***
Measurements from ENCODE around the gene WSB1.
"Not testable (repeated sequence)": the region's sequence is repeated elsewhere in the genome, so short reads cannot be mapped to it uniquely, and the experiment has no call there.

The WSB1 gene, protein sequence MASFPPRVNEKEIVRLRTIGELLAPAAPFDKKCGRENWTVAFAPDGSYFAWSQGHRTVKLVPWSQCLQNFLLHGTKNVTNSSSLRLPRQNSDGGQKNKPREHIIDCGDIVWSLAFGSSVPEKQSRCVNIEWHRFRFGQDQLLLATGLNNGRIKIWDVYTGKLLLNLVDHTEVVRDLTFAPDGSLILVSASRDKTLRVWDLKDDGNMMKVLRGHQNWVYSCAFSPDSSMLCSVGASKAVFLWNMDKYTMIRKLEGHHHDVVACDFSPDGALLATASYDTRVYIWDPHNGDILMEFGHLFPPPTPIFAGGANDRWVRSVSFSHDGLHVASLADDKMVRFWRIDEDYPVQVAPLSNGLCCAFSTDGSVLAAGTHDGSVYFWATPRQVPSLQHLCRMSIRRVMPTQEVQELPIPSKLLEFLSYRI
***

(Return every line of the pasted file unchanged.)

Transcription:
Measurements from ENCODE around the gene WSB1.
"Not testable (repeated sequence)": the region's sequence is repeated elsewhere in the genome, so short reads cannot be mapped to it uniquely, and the experiment has no call there.

The WSB1 gene, protein sequence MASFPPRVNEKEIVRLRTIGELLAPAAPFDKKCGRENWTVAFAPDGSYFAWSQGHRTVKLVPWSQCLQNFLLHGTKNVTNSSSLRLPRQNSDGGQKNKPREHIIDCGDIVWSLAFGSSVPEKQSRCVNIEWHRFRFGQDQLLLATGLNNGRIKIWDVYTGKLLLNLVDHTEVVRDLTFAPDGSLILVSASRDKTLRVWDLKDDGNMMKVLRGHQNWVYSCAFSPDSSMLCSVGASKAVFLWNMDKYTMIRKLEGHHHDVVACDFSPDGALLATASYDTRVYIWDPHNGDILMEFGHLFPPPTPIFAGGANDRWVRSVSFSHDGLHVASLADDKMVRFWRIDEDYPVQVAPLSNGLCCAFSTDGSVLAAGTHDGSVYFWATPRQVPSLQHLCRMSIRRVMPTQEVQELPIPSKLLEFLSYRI